A faithful Jew lives in an omnipresent now. Abraham can visit the Sukkah in 2022, every Seder night we are freed from Egypt and each Shabbat God ceases from fashioning the world. Eternity collapses into each moment and you live both now and forever every day of your life.

Complaining About Miracles

As soon as the people leave Egypt, they begin to complain. Moses, frustrated, asks “Why do you try the Lord?” The word for “try” is “tenasun” which is Hebrew has the same two letters, nun and samach, that spell “nes” or miracle. Moses is reminding the people that they just experienced an astounding miracle, and they are turning it into a complaint.

In our own day we understand the dynamic. When the pandemic first broke out people prayed for a vaccine. Miraculously the vaccines were created and suddenly, the distribution, availability – indeed the very speed with which they were created – has for some turned a miracle into a grievance. It seems as if there is no beneficence and no blessing that human beings will not quarrel about.

Whether it is the end of slavery, the creation of Israel, or the gifts of modern medicine, perhaps we are not programmed to simply be thankful. Every nes, miracle, turns into a nisayon, trial. But thank God the miracles keep coming, and we may yet learn to turn from grumbling to gratitude.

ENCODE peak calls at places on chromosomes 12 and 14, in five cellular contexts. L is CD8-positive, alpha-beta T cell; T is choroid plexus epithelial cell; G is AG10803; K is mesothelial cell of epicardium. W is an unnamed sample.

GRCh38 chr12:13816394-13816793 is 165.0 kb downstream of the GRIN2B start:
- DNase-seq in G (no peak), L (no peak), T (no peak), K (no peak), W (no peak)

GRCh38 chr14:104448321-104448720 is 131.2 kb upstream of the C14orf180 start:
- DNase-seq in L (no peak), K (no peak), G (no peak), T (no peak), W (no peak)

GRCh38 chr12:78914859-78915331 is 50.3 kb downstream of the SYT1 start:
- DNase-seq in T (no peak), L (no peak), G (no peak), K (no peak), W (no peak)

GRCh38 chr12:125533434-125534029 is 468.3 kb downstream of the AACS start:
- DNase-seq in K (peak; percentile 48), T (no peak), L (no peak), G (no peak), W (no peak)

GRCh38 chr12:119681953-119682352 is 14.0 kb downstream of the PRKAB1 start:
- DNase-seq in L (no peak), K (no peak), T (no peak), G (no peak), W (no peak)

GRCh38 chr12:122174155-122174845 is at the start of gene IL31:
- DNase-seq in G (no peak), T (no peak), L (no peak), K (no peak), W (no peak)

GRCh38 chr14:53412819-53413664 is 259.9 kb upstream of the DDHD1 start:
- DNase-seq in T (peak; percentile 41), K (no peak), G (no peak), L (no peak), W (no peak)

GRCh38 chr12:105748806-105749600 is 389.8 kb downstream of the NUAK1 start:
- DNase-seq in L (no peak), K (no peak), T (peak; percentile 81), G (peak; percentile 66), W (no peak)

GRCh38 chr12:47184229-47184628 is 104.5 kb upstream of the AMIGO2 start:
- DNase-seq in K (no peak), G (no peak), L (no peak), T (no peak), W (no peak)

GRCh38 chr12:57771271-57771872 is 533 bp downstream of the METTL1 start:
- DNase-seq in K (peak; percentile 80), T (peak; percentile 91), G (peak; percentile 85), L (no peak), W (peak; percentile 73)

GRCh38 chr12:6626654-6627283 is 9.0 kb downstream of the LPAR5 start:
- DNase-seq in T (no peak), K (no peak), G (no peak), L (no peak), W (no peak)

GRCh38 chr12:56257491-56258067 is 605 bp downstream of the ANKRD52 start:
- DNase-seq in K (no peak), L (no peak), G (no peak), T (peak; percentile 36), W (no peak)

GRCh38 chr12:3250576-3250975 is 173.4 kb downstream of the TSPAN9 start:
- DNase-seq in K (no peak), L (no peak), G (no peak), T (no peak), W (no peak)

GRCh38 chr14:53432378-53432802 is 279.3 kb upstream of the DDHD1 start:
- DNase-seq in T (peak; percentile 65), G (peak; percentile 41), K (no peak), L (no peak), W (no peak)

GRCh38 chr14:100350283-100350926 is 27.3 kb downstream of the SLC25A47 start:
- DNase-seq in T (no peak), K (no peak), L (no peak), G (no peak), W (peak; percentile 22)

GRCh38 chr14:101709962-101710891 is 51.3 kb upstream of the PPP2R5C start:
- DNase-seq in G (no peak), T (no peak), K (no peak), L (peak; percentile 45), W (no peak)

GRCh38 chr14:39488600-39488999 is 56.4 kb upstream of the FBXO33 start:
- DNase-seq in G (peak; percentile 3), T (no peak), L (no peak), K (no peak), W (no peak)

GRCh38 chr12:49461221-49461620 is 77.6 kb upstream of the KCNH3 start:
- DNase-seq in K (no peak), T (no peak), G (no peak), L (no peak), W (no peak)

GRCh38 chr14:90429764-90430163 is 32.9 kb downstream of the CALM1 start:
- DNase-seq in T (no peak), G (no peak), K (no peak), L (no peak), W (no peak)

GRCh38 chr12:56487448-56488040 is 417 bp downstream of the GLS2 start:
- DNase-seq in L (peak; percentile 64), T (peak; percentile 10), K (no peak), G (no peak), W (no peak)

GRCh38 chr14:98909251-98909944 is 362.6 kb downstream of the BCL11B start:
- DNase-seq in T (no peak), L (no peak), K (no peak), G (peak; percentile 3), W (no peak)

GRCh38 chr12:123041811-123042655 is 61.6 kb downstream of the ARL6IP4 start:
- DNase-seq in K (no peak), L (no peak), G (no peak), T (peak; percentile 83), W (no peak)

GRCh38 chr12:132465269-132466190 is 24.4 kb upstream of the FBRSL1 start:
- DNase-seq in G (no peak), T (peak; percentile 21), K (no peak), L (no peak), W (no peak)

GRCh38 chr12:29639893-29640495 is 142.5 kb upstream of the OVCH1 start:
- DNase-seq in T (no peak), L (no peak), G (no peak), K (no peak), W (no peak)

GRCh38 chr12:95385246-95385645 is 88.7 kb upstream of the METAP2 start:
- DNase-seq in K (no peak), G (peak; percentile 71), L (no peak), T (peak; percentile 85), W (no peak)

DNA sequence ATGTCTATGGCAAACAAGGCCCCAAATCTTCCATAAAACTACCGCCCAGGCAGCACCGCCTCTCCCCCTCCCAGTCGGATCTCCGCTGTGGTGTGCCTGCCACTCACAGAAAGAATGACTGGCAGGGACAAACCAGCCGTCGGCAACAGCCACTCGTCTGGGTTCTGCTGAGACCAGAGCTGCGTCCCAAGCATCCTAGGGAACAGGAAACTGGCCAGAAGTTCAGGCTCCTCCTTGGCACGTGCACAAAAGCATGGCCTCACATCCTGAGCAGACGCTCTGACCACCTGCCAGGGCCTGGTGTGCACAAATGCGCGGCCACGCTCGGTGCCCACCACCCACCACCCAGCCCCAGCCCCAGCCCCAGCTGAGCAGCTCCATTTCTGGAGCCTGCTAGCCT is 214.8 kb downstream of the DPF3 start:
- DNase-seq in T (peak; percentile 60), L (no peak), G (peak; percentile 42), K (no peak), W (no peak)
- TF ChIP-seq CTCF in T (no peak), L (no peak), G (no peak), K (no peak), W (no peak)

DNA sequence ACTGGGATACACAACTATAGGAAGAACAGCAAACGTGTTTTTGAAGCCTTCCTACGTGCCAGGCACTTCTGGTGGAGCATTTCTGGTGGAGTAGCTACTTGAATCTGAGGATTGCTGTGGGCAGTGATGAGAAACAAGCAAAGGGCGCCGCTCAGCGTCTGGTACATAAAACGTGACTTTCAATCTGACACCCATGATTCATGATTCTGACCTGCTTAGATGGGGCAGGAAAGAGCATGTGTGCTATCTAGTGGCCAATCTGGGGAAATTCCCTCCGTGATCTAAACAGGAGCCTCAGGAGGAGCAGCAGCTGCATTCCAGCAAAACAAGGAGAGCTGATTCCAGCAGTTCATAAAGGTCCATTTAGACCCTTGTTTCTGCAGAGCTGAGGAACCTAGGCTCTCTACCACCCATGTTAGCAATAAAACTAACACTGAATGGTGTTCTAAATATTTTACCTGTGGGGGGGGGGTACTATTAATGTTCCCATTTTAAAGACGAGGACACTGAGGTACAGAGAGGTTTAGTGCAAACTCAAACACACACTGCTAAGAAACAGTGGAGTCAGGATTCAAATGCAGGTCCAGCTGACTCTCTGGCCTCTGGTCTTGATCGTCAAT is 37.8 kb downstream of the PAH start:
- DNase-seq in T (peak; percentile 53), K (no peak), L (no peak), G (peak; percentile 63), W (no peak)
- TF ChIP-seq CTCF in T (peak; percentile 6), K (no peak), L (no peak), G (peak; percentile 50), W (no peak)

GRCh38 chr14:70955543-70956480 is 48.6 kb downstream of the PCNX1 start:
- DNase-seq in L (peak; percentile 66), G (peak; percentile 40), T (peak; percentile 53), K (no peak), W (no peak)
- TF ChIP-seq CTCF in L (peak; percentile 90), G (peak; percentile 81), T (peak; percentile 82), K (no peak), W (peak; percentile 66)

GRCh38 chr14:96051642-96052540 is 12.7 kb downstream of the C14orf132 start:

When Nothing Goes Right

Every age brings its difficulties. It is true that with all the advantages of our age, it can still seem as if everything is going wrong. It may or may not help to know that this is not a new sentiment. From the beginning of time people sat themselves by the fireside and said, “Absolutely nothing worked for me today.”

If nothing is going your way, the least others can do is offer sympathy and company. You aren’t alone: Abraham Ibn Ezra, famed biblical commentator and poet from 12th century Spain, lamented:

If I made shrouds
No one would ever die.
If I sold lamps
The sun would shine all night long.

We all have those times when the world seems magically arrayed against us. Don’t despair. Keep at it. After all, Ibn Ezra didn’t make shrouds or lamps, but poems – and they’ve lasted for centuries.